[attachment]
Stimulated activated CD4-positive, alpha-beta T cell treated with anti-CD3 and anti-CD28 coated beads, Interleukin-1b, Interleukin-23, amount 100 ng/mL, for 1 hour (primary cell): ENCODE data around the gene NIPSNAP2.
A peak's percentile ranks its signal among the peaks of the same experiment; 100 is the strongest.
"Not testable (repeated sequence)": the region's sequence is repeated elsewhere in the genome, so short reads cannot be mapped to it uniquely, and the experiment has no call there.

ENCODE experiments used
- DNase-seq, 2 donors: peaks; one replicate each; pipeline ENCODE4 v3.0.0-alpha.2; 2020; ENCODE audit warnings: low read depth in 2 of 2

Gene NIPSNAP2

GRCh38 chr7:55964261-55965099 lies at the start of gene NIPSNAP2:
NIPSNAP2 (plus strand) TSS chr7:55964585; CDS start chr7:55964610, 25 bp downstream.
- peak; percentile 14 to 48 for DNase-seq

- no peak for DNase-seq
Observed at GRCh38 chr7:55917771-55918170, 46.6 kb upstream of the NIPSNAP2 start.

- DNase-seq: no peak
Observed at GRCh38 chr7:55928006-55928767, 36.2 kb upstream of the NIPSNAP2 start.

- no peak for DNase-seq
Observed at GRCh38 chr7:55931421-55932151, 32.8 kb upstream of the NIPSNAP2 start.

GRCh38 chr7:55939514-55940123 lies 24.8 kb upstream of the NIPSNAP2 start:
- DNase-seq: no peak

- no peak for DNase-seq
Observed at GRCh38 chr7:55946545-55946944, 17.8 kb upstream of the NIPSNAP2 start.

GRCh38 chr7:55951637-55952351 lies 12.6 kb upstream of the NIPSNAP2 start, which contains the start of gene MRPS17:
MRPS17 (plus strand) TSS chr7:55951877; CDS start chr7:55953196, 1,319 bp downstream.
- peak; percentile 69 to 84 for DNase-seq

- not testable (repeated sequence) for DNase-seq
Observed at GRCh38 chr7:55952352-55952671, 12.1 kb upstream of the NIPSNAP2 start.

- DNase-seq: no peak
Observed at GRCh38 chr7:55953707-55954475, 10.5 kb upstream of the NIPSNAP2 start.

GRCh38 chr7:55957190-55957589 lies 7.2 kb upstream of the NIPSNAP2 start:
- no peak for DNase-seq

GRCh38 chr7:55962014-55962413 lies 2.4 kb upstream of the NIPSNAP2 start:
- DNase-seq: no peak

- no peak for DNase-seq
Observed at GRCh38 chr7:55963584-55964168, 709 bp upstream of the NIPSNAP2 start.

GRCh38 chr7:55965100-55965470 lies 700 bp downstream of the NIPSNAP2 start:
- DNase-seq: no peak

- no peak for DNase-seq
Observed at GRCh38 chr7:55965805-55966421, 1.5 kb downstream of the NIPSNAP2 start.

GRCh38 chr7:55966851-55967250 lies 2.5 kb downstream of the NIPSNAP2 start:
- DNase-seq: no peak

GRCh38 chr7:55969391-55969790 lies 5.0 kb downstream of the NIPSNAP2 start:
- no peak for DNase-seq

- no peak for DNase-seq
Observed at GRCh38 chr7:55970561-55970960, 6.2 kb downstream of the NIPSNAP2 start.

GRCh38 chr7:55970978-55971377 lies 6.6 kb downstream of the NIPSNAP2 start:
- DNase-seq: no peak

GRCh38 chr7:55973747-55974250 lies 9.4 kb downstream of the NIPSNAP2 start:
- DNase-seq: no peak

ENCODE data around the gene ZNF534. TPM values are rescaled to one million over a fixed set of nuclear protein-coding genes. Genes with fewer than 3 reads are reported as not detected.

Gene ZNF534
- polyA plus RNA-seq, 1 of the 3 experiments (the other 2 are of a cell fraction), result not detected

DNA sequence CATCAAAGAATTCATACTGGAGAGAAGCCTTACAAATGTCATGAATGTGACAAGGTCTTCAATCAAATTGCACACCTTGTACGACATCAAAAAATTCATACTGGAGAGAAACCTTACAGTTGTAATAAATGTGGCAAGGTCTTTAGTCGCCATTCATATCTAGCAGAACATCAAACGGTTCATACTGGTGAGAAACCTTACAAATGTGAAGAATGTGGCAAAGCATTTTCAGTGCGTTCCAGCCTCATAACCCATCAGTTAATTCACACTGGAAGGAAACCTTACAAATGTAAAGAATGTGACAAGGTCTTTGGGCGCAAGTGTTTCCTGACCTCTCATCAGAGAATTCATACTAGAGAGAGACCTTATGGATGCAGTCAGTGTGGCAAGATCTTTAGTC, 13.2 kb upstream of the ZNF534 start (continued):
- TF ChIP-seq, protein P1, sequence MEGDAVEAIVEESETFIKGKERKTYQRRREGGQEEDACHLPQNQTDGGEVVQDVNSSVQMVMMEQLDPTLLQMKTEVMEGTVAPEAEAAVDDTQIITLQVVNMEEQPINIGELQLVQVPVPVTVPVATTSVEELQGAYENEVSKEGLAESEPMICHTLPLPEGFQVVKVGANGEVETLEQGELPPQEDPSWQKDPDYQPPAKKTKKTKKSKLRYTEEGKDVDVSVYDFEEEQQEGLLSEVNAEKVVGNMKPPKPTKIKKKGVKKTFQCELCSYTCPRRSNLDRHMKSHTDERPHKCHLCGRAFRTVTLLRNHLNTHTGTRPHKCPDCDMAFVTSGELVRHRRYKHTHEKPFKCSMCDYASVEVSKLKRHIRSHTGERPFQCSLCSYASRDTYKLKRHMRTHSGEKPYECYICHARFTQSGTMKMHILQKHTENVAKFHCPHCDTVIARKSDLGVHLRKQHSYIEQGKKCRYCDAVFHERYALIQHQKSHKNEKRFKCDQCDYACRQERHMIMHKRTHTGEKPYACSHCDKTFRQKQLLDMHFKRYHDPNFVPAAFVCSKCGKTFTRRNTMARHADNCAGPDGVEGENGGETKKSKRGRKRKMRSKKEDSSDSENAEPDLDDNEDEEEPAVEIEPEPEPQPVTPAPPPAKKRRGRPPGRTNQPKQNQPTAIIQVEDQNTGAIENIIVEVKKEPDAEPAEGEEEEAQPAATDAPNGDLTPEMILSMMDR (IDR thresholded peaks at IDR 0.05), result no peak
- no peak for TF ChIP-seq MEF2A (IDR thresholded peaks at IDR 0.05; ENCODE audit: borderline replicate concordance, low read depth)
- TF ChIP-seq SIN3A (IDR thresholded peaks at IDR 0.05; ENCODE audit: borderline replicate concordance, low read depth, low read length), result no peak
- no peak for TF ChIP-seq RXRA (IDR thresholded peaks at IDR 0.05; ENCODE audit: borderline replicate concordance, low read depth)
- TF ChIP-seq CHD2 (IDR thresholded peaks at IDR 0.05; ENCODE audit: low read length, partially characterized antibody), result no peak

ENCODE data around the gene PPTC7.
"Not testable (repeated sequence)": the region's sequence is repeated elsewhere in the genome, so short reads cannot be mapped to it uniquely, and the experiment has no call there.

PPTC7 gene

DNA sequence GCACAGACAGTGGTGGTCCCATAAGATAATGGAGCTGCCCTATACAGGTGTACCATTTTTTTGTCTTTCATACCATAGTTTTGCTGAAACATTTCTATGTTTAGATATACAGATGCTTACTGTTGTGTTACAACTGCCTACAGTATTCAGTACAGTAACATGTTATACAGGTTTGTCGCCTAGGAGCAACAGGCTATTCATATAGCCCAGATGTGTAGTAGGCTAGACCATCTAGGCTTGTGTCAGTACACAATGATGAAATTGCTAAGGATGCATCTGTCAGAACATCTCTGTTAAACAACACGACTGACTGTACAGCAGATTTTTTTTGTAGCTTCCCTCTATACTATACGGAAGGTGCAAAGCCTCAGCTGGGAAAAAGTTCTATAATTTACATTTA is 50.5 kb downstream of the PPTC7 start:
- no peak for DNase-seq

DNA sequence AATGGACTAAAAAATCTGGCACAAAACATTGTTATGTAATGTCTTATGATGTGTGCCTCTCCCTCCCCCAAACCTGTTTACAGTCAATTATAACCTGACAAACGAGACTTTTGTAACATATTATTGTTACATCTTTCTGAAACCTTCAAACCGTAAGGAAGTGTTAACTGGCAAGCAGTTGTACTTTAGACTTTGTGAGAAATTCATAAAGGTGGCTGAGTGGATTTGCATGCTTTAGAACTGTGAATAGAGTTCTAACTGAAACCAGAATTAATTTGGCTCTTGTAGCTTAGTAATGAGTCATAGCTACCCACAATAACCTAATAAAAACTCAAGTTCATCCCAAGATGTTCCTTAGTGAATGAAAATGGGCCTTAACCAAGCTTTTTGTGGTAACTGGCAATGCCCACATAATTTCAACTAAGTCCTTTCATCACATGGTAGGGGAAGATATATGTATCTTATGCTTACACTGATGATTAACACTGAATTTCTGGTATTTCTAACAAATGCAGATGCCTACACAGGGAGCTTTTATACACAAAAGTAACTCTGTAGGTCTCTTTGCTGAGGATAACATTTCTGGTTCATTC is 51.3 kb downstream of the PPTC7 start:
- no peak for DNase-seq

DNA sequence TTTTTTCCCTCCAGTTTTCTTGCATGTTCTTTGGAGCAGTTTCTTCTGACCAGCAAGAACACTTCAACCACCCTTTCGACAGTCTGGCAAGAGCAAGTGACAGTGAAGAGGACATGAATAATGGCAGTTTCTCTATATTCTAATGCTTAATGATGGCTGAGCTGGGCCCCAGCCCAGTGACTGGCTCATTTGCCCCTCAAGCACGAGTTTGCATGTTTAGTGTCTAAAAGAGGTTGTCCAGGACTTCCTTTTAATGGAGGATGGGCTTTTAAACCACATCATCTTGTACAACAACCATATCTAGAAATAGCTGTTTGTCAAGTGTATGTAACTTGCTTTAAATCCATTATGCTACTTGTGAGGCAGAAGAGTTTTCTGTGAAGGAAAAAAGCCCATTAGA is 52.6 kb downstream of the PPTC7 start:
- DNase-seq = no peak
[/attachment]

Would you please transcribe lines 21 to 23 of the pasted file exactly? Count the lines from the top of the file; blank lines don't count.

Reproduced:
MRPS17 (plus strand) TSS chr7:55951877; CDS start chr7:55953196, 1,319 bp downstream.
- peak; percentile 69 to 84 for DNase-seq

- not testable (repeated sequence) for DNase-seq